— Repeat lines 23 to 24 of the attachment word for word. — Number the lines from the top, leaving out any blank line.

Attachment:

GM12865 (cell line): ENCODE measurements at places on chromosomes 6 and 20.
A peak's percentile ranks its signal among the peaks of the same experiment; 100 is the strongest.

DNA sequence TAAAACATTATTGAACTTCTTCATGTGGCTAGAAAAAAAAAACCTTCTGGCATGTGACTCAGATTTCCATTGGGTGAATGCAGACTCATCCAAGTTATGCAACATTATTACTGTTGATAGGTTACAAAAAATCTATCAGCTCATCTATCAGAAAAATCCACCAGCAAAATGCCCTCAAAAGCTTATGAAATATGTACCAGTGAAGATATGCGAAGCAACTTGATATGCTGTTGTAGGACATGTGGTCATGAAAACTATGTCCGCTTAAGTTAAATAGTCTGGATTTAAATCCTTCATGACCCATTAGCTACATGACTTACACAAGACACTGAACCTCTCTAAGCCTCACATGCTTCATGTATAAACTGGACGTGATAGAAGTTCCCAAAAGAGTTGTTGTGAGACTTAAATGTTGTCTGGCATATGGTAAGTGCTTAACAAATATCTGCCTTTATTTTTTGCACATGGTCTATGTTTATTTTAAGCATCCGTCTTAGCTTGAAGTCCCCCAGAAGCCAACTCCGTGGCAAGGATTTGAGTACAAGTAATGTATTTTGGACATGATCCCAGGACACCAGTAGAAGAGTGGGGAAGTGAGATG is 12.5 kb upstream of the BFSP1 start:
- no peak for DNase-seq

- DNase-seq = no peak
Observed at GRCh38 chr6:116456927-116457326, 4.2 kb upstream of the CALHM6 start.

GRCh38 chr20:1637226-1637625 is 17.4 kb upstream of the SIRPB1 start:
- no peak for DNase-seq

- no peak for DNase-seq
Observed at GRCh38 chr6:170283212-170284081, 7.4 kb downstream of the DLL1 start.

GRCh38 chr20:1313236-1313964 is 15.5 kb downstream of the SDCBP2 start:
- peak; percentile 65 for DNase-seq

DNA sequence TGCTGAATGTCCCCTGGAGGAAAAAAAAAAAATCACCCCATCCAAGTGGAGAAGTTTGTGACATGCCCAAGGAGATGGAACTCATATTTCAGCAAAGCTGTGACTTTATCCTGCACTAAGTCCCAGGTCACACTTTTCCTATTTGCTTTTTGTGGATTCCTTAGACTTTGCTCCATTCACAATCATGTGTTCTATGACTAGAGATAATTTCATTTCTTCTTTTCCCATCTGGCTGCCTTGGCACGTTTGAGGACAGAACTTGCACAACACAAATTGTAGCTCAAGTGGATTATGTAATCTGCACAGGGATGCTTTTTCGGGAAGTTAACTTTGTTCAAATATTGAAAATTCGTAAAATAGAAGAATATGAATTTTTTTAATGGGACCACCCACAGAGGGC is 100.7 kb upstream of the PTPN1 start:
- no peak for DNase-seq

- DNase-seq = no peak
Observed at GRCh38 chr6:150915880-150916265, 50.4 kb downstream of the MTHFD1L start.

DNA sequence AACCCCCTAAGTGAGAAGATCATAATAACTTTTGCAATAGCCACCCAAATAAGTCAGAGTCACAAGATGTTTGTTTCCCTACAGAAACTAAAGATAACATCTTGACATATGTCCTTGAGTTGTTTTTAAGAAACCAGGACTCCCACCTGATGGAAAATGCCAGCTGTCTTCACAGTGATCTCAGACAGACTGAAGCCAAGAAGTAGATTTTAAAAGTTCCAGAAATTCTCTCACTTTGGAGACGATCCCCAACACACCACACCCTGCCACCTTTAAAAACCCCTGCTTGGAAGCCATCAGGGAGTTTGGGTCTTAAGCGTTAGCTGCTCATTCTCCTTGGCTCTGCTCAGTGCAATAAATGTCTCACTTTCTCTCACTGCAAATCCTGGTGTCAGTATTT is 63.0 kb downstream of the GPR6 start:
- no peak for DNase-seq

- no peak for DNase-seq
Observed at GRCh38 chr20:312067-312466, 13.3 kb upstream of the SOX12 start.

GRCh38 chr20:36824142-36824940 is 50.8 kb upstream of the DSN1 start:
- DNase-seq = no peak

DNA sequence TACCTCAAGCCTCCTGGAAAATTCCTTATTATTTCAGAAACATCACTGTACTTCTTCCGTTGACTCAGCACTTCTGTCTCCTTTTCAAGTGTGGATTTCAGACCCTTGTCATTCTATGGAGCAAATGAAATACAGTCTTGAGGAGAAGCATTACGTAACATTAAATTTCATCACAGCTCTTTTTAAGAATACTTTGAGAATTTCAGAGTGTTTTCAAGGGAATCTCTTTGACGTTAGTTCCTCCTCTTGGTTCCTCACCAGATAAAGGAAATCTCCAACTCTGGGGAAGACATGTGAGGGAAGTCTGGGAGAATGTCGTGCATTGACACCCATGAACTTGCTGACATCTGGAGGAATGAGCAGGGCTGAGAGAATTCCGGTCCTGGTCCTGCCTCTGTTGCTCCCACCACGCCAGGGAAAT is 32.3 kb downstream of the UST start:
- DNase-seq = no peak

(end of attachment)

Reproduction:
DNA sequence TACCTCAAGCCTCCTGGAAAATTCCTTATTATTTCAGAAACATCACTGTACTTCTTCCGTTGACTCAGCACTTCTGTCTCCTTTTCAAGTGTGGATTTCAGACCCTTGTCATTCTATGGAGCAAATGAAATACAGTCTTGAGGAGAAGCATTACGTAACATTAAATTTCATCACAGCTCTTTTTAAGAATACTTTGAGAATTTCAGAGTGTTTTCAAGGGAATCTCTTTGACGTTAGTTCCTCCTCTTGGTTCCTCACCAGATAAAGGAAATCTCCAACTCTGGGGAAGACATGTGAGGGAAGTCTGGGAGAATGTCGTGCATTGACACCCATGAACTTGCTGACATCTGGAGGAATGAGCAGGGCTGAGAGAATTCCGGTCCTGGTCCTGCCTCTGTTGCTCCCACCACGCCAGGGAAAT is 32.3 kb downstream of the UST start:
- DNase-seq = no peak